Newspaper article The Florida Times Union

U.S. No Game to Cuban Refugee

Newspaper article The Florida Times Union

U.S. No Game to Cuban Refugee

Article excerpt

Alexis Rodriguez watched the other Cubans at the Guantanamo Bay

detainment camps and knew his dreams about America were

different.

Many of his compatriots played dominoes or soccer incessantly.

He studied English.

He sensed that most of the refugees would continue their Cuban

lifestyles in America. They planned to reunite with relatives or

friends in Miami.

Not Rodriguez. When he finally made it to the United States, he

would live in a place where little Spanish is spoken. If he was

moving to America, he said, he would leave Cuba behind.

It's simply a personal difference in how to approach one's new

country, he said.

"I mean, of course I would play dominoes in the camps sometimes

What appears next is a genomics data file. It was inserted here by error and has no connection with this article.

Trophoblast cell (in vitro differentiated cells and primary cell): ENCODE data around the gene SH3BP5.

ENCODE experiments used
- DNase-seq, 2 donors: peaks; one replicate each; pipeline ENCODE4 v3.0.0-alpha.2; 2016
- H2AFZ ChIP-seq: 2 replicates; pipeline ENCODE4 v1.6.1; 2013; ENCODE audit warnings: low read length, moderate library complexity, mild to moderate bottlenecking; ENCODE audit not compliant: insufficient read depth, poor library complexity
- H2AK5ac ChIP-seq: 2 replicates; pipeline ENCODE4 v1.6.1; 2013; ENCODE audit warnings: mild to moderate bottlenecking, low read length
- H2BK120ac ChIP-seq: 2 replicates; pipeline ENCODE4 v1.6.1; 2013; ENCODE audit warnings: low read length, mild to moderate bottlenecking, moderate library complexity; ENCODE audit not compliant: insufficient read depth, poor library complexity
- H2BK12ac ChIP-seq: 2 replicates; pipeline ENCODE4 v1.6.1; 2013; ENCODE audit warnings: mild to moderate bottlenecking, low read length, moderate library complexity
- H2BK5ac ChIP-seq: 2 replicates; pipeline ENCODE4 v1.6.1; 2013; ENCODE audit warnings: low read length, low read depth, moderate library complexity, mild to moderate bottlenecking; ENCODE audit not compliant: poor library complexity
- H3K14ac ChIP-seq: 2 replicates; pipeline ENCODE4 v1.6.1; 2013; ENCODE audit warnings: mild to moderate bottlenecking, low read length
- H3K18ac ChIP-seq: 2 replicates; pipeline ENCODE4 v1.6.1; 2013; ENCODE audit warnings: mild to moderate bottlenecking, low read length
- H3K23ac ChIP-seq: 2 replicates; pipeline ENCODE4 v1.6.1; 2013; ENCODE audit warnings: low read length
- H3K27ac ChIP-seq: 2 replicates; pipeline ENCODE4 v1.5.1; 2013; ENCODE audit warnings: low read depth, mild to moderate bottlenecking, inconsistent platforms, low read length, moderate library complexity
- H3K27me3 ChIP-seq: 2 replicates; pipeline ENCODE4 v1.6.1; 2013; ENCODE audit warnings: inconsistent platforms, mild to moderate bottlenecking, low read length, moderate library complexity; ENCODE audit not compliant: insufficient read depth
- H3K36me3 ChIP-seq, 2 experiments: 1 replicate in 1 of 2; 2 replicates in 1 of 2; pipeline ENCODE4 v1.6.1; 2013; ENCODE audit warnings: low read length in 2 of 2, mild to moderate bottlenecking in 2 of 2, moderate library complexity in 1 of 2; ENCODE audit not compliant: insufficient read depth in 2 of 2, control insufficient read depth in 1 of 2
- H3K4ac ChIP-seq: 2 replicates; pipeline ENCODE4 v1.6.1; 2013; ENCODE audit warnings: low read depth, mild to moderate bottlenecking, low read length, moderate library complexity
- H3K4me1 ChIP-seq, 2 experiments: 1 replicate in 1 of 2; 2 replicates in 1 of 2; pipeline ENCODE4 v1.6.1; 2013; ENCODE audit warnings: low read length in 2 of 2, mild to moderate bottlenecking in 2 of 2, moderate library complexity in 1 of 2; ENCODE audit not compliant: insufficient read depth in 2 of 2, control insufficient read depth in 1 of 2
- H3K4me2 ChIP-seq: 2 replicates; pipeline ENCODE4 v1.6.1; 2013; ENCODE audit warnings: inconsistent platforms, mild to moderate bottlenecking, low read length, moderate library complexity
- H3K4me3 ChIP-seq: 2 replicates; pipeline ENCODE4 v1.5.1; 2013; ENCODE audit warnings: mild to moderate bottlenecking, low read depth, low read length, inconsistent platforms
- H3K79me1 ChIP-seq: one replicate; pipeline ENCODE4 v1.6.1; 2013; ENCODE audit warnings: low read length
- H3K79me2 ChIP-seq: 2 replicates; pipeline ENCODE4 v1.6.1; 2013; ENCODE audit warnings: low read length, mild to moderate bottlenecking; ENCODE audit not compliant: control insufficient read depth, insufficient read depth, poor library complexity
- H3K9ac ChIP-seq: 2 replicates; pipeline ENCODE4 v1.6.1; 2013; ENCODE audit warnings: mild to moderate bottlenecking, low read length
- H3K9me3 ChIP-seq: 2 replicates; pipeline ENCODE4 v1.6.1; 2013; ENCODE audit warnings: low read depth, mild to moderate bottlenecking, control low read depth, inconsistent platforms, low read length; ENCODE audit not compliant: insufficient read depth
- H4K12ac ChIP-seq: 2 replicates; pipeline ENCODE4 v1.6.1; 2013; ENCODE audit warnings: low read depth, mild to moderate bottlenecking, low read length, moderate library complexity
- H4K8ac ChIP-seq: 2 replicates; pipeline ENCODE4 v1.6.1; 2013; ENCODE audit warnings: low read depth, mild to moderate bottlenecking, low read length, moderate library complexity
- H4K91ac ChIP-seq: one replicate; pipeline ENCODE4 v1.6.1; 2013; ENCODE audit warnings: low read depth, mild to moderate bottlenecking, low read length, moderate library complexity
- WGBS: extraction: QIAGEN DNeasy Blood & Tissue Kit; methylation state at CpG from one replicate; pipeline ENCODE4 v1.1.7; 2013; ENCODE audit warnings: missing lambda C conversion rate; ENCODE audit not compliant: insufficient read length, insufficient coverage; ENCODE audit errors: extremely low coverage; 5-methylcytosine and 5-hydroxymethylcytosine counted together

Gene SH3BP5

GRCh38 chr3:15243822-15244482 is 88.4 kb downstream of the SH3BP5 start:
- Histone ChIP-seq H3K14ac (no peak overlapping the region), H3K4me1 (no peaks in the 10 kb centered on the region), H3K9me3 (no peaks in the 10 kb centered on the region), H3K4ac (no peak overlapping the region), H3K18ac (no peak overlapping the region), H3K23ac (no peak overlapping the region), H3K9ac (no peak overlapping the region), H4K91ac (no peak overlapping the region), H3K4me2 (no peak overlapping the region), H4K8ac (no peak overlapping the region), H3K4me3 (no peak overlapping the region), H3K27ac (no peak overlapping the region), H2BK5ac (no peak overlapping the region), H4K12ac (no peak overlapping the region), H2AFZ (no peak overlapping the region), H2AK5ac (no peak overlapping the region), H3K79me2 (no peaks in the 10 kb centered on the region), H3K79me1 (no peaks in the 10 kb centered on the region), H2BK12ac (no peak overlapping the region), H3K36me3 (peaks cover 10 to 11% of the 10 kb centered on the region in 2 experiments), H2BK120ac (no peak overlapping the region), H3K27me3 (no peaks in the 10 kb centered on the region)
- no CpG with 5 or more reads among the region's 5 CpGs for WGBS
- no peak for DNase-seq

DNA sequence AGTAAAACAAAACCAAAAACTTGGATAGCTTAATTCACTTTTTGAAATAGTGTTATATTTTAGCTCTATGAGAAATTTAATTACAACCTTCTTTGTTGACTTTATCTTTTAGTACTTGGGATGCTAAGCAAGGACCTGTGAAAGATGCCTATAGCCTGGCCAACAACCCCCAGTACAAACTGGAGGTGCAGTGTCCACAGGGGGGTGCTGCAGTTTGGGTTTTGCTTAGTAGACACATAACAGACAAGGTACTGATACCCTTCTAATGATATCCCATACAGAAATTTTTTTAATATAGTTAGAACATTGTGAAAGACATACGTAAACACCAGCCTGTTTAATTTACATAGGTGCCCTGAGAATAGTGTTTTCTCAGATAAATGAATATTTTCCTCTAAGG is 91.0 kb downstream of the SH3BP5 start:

too," he said. "But my mind wasn't always on the game. I would

be thinking about how I would adapt to America."

Rodriguez, 28, was among the last refugees to leave the camps.

After 3-1/2 months in the dusty Guantanamo tent cities, he

boarded a military flight to Miami two weeks ago. The camps

held as many as 50,000 Haitian and Cuban people during their

peak in the fall of 1994.

About 40 Cuban refugees from the camps are living in

Jacksonville, said Russell Bloom, resettlement director for

Lutheran Social Services. He said Rodriguez is similar to many

other Cubans who have moved from the Guantanamo camps to

Jacksonville: young, well-educated, healthy and eager to earn a

living.

Rodriguez is living with a family on Jacksonville's Westside. So

far, he said, Jacksonville seems ideal. It's a good city for

refugees to find a job and an affordable place to live.

Rodriguez says it's more like mainstream U.S.A. than Miami.

"Before I came here, I spent four days in Miami with a friend,"

he said. "Everyone was speaking Spanish. It was like being in

Cuba. …

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